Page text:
How the IMF got it wrong on austerity by ignoring psychology

Paul Ormerod
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Christine Lagarde recognised that the IMF underestimated the UK's recovery

THE INTERNATIONAL Monetary Fund: wrong again. At the end of last week, the IMF abandoned its criticism of the UK government’s economic strategy. Christine Lagarde, the IMF chief, said her organisation had “underestimated” the strength of the recovery in Britain, and the IMF now believes that the UK will be the fastest growing of any major economy in 2014. In complete contrast, IMF chief economist Olivier Blanchard issued dire warnings in early 2013. George Osborne, he pronounced, was “playing with fire”. Unless austerity policies were abandoned, the UK economy risked a triple dip recession.

Both Blanchard and the IMF have got form on these matters. In early 2013, Blanchard and his colleague Daniel Leigh published an IMF working paper on the size of the fiscal multiplier. The multiplier, a theoretical concept invented by John Maynard Keynes in the 1930s, is the most fundamental concept in the whole of macroeconomics. It measures the eventual impact on the economy as a whole, GDP, of a sustained increase or decrease in public spending. An increase in such expenditure brings more people into work, they in turn will have more to spend, the companies whose products they buy will have more revenue, and will employ even more people. The initial impact is multiplied through the economy. Sounds simple. But there are many potentially offsetting factors to take into account. Some extra spending will be on imports, for example, which does not boost domestic output at all. The bigger public deficit which the extra spending creates may lead to higher interest rates.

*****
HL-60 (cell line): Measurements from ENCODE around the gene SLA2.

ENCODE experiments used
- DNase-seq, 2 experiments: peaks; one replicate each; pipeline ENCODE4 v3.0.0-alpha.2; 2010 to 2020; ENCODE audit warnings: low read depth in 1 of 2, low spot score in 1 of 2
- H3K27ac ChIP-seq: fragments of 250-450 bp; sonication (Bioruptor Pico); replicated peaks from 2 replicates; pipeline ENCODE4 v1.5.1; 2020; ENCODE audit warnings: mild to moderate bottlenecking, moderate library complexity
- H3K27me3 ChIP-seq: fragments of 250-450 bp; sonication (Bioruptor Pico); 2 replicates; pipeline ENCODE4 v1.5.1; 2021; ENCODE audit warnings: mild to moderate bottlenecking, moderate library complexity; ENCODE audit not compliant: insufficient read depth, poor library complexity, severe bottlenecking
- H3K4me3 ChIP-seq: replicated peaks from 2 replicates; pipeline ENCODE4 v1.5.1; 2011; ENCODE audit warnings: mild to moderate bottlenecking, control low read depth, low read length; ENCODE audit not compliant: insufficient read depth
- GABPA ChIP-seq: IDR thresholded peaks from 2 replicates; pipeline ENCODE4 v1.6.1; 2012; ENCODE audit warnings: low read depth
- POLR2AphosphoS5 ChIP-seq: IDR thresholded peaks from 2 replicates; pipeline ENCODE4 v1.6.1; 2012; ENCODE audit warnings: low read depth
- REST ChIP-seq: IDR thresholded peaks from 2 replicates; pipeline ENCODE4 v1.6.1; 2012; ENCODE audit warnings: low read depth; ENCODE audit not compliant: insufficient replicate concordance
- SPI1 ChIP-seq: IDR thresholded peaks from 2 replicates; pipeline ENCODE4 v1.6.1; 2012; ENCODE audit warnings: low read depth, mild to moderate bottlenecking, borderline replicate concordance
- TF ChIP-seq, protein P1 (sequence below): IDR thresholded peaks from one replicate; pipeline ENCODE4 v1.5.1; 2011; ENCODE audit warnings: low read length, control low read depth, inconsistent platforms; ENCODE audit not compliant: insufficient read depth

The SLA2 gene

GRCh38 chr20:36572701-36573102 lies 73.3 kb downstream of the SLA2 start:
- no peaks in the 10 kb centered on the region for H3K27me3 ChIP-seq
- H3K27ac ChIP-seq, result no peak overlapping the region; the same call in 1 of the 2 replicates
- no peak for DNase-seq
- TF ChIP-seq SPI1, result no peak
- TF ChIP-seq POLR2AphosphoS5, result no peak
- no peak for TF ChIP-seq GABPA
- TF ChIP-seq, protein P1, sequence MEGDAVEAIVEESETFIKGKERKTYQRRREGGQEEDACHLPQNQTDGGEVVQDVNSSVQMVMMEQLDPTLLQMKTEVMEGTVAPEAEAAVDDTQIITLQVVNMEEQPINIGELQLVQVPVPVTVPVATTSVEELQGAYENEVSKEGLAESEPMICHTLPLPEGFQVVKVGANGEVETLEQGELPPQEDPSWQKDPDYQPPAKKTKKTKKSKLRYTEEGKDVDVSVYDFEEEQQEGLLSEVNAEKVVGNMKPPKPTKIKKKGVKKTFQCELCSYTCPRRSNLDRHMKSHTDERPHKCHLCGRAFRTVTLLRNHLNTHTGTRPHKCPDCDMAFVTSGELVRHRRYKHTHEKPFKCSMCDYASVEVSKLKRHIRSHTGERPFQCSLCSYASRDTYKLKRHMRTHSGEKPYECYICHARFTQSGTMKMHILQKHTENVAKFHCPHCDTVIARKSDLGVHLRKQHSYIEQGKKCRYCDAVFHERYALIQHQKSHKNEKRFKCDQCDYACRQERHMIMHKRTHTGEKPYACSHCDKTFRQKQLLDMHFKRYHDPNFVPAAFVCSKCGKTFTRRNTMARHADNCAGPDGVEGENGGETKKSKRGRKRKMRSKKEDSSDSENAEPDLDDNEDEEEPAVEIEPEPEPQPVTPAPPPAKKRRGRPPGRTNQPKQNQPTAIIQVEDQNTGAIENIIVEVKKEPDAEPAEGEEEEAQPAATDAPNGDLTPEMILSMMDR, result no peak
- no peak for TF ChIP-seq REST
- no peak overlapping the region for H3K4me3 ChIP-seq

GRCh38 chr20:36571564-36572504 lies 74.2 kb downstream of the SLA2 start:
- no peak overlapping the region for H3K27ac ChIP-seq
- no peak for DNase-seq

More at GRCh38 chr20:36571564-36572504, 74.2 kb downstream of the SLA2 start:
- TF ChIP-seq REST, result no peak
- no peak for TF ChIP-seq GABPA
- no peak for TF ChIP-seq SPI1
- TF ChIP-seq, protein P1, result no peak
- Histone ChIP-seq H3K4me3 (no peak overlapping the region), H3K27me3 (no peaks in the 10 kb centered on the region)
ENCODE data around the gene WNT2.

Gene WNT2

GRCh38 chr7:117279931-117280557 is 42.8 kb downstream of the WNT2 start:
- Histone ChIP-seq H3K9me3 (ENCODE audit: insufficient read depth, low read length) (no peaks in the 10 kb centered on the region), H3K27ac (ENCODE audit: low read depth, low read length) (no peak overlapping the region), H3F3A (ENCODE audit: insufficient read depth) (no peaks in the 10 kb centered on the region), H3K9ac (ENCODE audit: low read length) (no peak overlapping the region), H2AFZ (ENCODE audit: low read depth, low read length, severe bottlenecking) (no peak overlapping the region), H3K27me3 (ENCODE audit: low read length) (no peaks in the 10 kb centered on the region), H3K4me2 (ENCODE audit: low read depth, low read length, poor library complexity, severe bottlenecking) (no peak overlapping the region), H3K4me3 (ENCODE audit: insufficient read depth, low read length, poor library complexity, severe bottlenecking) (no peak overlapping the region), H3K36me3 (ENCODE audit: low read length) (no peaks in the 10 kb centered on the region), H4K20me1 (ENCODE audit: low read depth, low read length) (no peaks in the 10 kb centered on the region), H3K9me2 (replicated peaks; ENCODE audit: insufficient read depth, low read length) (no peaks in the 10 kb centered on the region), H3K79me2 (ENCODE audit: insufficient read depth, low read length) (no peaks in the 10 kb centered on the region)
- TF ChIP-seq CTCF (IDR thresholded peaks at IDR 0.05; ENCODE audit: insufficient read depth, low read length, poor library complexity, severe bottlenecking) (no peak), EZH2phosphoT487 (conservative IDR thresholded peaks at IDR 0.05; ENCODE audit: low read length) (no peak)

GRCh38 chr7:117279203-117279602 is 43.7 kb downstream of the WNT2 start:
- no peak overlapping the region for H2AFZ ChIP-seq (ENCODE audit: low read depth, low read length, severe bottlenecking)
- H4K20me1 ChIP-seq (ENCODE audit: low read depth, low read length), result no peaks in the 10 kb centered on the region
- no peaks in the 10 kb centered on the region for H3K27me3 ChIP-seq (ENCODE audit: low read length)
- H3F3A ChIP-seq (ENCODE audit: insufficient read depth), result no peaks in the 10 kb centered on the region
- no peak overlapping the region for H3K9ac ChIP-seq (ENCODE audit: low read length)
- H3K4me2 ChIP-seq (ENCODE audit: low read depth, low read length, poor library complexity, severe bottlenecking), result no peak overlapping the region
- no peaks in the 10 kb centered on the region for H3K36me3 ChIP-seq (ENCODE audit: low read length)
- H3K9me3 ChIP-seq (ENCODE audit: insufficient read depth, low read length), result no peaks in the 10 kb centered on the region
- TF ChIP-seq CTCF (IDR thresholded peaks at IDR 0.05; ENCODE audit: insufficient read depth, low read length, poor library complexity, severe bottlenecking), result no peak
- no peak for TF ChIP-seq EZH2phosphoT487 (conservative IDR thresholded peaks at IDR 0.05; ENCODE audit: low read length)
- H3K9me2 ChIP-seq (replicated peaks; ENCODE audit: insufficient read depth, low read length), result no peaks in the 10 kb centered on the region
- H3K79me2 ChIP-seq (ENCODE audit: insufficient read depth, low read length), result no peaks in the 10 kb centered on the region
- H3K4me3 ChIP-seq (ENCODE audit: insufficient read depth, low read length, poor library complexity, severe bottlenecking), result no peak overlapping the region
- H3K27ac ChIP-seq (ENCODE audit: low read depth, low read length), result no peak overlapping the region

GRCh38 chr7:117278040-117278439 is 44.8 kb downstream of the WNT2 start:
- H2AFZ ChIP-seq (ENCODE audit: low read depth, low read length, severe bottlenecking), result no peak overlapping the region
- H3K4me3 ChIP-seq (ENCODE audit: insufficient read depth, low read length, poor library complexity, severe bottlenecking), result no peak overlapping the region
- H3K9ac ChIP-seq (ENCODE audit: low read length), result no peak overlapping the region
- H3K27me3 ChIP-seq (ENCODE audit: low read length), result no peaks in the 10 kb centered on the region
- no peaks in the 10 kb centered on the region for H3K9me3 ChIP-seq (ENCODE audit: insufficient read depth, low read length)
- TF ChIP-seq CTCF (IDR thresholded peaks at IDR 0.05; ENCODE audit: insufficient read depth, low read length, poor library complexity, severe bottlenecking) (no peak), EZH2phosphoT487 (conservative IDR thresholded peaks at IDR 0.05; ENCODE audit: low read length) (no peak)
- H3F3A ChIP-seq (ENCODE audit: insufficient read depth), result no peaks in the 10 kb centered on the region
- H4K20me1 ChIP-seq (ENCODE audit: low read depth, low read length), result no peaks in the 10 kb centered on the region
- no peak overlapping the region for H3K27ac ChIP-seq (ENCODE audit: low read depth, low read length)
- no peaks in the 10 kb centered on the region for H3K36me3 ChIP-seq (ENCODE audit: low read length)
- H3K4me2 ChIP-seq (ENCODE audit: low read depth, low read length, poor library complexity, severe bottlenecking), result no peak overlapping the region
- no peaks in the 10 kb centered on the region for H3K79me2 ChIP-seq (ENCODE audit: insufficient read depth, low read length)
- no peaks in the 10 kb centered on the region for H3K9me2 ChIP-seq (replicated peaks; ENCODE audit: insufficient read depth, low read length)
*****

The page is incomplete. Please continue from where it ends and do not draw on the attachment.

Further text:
Economists have struggled for decades to arrive at a consensus on how big the multiplier really is. While still being far from agreement, there is a general view that it is low. Indeed, a fiscal expansion, once all the other feedbacks are taken into account, may even lead to GDP rising by less than the size of the stimulus. In contrast, Blanchard and Leigh argued that, in the current circumstances, it is large and positive. So a fiscal contraction, the basis of the chancellor’s policies, will lead to the opposite, to a sharp reduction in GDP. Events have shown this to be wrong.

The IMF duo approvingly cited other estimates, derived from the exotically named dynamic stochastic general equilibrium (DSGE) models, that the multiplier is large. These models have been all the rage in both top academic circles and central banks. Blanchard eulogised them in a MIT discussion paper published three weeks before the collapse of Lehman Brothers in September 2008. Great progress had been made with DSGE models in understanding how the economy really worked. The state of macroeconomics, he declared, was “good”.

An inescapable problem for these highly mathematical models is that they do not take into account sentiment, the narrative which emerges around policy changes. Osborne’s fiscal contraction has gradually created a positive narrative across companies, so they are willing to create jobs and invest. Psychology rather than hardline maths is needed to tell us what the multiplier really is in any particular situation.

Paul Ormerod is an economist at Volterra Partners, a visiting professor at the UCL Centre for Decision Making Uncertainty, and author of Positive Linking: How Networks Can Revolutionise the World.

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